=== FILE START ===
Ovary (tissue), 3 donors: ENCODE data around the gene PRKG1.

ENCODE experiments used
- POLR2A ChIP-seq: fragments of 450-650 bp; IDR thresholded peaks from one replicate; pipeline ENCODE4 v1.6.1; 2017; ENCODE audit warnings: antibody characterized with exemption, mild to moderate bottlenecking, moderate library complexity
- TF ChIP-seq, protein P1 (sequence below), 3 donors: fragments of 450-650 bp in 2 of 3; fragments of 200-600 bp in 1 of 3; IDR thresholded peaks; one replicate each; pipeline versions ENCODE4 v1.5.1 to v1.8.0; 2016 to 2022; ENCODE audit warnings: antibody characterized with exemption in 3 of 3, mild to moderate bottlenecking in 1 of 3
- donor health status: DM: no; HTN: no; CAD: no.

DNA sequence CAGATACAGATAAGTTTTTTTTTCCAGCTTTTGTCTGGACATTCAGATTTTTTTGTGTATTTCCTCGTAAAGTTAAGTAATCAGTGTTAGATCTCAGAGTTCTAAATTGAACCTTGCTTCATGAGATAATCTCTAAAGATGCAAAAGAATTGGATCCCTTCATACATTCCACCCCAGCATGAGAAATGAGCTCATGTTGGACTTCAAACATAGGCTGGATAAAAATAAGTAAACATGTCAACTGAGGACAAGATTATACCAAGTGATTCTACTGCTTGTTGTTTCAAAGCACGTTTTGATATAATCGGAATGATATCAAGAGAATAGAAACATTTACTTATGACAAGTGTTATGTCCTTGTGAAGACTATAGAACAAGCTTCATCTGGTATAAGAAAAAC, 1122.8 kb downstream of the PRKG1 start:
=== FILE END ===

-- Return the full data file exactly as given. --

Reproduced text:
Ovary (tissue), 3 donors: ENCODE data around the gene PRKG1.

ENCODE experiments used
- POLR2A ChIP-seq: fragments of 450-650 bp; IDR thresholded peaks from one replicate; pipeline ENCODE4 v1.6.1; 2017; ENCODE audit warnings: antibody characterized with exemption, mild to moderate bottlenecking, moderate library complexity
- TF ChIP-seq, protein P1 (sequence below), 3 donors: fragments of 450-650 bp in 2 of 3; fragments of 200-600 bp in 1 of 3; IDR thresholded peaks; one replicate each; pipeline versions ENCODE4 v1.5.1 to v1.8.0; 2016 to 2022; ENCODE audit warnings: antibody characterized with exemption in 3 of 3, mild to moderate bottlenecking in 1 of 3
- donor health status: DM: no; HTN: no; CAD: no.

DNA sequence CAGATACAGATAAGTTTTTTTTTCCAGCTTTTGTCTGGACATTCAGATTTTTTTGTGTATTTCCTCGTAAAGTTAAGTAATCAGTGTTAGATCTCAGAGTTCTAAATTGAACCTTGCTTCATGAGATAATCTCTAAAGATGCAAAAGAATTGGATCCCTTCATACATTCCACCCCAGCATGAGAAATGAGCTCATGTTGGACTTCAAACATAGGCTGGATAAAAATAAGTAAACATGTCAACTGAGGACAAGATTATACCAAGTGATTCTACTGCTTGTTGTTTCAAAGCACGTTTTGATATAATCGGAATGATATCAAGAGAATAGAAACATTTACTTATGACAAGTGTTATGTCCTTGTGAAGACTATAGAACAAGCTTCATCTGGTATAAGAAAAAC, 1122.8 kb downstream of the PRKG1 start: